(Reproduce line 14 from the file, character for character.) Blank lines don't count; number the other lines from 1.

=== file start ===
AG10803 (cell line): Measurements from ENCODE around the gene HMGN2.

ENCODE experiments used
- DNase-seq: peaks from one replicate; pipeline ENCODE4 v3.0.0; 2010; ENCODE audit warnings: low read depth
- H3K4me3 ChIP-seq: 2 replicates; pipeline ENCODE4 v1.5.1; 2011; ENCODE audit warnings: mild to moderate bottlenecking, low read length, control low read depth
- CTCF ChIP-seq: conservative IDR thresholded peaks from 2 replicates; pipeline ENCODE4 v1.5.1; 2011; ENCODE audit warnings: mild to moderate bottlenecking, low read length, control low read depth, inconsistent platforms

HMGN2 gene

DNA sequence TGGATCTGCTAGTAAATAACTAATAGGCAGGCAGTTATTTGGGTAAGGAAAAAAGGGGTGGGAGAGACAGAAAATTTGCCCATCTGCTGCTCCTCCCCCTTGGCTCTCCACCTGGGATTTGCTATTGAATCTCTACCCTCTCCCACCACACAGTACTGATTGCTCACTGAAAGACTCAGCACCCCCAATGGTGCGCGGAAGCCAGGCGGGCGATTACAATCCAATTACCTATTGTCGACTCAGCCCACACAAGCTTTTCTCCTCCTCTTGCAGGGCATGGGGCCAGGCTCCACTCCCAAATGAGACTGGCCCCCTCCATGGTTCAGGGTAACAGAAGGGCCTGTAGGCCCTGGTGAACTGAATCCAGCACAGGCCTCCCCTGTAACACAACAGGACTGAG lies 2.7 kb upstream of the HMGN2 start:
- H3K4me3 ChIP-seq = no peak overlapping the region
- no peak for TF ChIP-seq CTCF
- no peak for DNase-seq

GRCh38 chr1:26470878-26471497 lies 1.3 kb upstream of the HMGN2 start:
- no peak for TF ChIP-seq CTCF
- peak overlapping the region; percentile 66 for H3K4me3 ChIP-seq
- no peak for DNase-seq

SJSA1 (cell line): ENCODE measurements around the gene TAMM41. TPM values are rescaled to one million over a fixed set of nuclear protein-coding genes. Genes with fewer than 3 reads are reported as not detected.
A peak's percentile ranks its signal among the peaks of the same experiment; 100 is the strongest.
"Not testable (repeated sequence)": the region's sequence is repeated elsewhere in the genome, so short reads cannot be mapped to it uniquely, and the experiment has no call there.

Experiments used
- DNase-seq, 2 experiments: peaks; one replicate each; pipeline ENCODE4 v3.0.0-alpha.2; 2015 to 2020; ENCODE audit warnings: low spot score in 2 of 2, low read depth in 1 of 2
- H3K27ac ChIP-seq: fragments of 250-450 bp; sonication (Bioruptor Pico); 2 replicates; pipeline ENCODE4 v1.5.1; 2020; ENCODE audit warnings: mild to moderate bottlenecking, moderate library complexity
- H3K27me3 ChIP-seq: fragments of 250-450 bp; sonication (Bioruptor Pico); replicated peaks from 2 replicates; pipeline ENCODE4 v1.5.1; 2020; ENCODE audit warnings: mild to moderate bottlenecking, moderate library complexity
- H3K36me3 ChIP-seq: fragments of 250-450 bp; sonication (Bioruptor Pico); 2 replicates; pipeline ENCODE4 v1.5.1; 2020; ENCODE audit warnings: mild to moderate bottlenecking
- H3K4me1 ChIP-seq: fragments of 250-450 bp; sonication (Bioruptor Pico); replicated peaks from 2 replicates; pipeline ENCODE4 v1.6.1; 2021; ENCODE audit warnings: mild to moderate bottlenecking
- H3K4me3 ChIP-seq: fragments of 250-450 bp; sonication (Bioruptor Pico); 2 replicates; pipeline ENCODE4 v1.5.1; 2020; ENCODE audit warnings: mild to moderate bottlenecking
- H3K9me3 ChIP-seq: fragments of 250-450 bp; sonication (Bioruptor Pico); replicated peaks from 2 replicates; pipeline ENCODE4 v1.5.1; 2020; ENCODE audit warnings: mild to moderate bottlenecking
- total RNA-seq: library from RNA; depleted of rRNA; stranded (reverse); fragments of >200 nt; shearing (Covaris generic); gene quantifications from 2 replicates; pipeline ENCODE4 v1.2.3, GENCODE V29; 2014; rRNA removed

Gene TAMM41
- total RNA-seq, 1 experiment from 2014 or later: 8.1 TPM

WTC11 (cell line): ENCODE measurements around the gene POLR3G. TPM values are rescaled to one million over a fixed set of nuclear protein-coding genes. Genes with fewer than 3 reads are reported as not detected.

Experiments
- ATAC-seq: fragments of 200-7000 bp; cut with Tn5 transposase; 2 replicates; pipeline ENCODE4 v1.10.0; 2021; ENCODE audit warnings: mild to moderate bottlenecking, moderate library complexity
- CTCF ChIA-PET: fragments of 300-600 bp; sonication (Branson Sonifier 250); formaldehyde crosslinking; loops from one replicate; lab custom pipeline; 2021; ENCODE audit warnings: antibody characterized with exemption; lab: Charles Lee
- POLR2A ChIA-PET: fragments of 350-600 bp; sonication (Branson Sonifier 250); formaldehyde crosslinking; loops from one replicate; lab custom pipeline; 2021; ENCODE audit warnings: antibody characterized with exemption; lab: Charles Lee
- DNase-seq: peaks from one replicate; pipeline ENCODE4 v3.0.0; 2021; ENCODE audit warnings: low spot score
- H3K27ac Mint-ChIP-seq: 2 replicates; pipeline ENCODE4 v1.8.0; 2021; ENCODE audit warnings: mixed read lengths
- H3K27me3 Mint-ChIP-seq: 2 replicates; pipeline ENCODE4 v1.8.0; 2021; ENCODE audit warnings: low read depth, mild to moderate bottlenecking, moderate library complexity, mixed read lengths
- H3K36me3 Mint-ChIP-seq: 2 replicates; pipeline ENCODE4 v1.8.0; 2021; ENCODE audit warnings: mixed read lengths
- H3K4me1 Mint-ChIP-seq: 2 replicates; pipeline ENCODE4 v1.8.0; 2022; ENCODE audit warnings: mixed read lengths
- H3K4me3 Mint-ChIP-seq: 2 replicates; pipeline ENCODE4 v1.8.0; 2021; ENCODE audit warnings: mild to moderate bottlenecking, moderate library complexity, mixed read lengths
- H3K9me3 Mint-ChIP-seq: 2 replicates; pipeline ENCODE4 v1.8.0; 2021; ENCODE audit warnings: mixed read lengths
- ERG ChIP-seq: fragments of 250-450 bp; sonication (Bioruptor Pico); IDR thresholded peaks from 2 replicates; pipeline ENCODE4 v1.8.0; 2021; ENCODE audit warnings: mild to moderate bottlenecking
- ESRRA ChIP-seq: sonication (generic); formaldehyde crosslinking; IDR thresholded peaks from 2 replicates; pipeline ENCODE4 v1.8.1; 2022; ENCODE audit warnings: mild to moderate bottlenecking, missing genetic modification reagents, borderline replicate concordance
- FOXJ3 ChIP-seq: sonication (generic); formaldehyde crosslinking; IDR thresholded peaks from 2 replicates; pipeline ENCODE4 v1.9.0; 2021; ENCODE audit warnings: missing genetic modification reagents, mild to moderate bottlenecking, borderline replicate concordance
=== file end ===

- no peak for DNase-seq